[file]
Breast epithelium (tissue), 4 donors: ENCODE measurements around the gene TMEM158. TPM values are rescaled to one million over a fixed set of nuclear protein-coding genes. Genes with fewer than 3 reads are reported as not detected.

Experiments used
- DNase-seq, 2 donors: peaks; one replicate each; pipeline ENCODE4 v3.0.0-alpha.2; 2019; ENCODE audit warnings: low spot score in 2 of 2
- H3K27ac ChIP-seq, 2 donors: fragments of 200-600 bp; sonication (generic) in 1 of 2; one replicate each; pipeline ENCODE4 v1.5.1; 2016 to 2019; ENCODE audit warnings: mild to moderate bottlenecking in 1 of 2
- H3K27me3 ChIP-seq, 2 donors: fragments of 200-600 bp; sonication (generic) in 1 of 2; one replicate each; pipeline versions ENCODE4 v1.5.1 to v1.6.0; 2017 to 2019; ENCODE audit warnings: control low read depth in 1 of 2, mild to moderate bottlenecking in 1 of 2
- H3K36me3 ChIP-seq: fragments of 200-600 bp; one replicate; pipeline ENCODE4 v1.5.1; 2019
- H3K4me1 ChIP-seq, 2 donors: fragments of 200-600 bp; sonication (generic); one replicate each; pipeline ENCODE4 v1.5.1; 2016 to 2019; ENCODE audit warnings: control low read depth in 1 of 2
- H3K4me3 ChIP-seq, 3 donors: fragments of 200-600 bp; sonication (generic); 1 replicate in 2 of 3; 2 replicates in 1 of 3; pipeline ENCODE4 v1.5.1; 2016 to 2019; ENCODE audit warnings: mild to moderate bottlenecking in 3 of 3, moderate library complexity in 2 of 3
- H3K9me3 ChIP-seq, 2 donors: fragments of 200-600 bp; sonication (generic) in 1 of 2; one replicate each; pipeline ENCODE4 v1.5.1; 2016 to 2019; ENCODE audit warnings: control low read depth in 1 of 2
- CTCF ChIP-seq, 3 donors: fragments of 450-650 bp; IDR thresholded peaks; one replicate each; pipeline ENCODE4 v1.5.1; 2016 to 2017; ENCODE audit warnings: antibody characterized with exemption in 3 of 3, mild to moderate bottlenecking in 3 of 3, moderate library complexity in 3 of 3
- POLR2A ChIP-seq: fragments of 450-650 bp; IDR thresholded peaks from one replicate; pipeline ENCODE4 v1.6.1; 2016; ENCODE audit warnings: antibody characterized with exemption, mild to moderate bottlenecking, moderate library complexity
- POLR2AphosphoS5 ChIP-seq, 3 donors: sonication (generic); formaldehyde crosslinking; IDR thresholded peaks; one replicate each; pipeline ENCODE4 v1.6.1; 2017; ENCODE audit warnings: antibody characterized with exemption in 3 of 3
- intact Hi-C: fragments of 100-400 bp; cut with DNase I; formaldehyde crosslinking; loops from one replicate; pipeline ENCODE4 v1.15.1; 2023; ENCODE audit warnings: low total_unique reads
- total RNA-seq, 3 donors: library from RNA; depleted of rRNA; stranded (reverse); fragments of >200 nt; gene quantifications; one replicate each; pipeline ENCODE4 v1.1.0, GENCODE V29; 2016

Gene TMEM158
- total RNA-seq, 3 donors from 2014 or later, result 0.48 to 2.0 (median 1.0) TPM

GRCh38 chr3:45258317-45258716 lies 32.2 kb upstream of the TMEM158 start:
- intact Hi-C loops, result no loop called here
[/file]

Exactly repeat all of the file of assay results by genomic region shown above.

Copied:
Breast epithelium (tissue), 4 donors: ENCODE measurements around the gene TMEM158. TPM values are rescaled to one million over a fixed set of nuclear protein-coding genes. Genes with fewer than 3 reads are reported as not detected.

Experiments used
- DNase-seq, 2 donors: peaks; one replicate each; pipeline ENCODE4 v3.0.0-alpha.2; 2019; ENCODE audit warnings: low spot score in 2 of 2
- H3K27ac ChIP-seq, 2 donors: fragments of 200-600 bp; sonication (generic) in 1 of 2; one replicate each; pipeline ENCODE4 v1.5.1; 2016 to 2019; ENCODE audit warnings: mild to moderate bottlenecking in 1 of 2
- H3K27me3 ChIP-seq, 2 donors: fragments of 200-600 bp; sonication (generic) in 1 of 2; one replicate each; pipeline versions ENCODE4 v1.5.1 to v1.6.0; 2017 to 2019; ENCODE audit warnings: control low read depth in 1 of 2, mild to moderate bottlenecking in 1 of 2
- H3K36me3 ChIP-seq: fragments of 200-600 bp; one replicate; pipeline ENCODE4 v1.5.1; 2019
- H3K4me1 ChIP-seq, 2 donors: fragments of 200-600 bp; sonication (generic); one replicate each; pipeline ENCODE4 v1.5.1; 2016 to 2019; ENCODE audit warnings: control low read depth in 1 of 2
- H3K4me3 ChIP-seq, 3 donors: fragments of 200-600 bp; sonication (generic); 1 replicate in 2 of 3; 2 replicates in 1 of 3; pipeline ENCODE4 v1.5.1; 2016 to 2019; ENCODE audit warnings: mild to moderate bottlenecking in 3 of 3, moderate library complexity in 2 of 3
- H3K9me3 ChIP-seq, 2 donors: fragments of 200-600 bp; sonication (generic) in 1 of 2; one replicate each; pipeline ENCODE4 v1.5.1; 2016 to 2019; ENCODE audit warnings: control low read depth in 1 of 2
- CTCF ChIP-seq, 3 donors: fragments of 450-650 bp; IDR thresholded peaks; one replicate each; pipeline ENCODE4 v1.5.1; 2016 to 2017; ENCODE audit warnings: antibody characterized with exemption in 3 of 3, mild to moderate bottlenecking in 3 of 3, moderate library complexity in 3 of 3
- POLR2A ChIP-seq: fragments of 450-650 bp; IDR thresholded peaks from one replicate; pipeline ENCODE4 v1.6.1; 2016; ENCODE audit warnings: antibody characterized with exemption, mild to moderate bottlenecking, moderate library complexity
- POLR2AphosphoS5 ChIP-seq, 3 donors: sonication (generic); formaldehyde crosslinking; IDR thresholded peaks; one replicate each; pipeline ENCODE4 v1.6.1; 2017; ENCODE audit warnings: antibody characterized with exemption in 3 of 3
- intact Hi-C: fragments of 100-400 bp; cut with DNase I; formaldehyde crosslinking; loops from one replicate; pipeline ENCODE4 v1.15.1; 2023; ENCODE audit warnings: low total_unique reads
- total RNA-seq, 3 donors: library from RNA; depleted of rRNA; stranded (reverse); fragments of >200 nt; gene quantifications; one replicate each; pipeline ENCODE4 v1.1.0, GENCODE V29; 2016

Gene TMEM158
- total RNA-seq, 3 donors from 2014 or later, result 0.48 to 2.0 (median 1.0) TPM

GRCh38 chr3:45258317-45258716 lies 32.2 kb upstream of the TMEM158 start:
- intact Hi-C loops, result no loop called here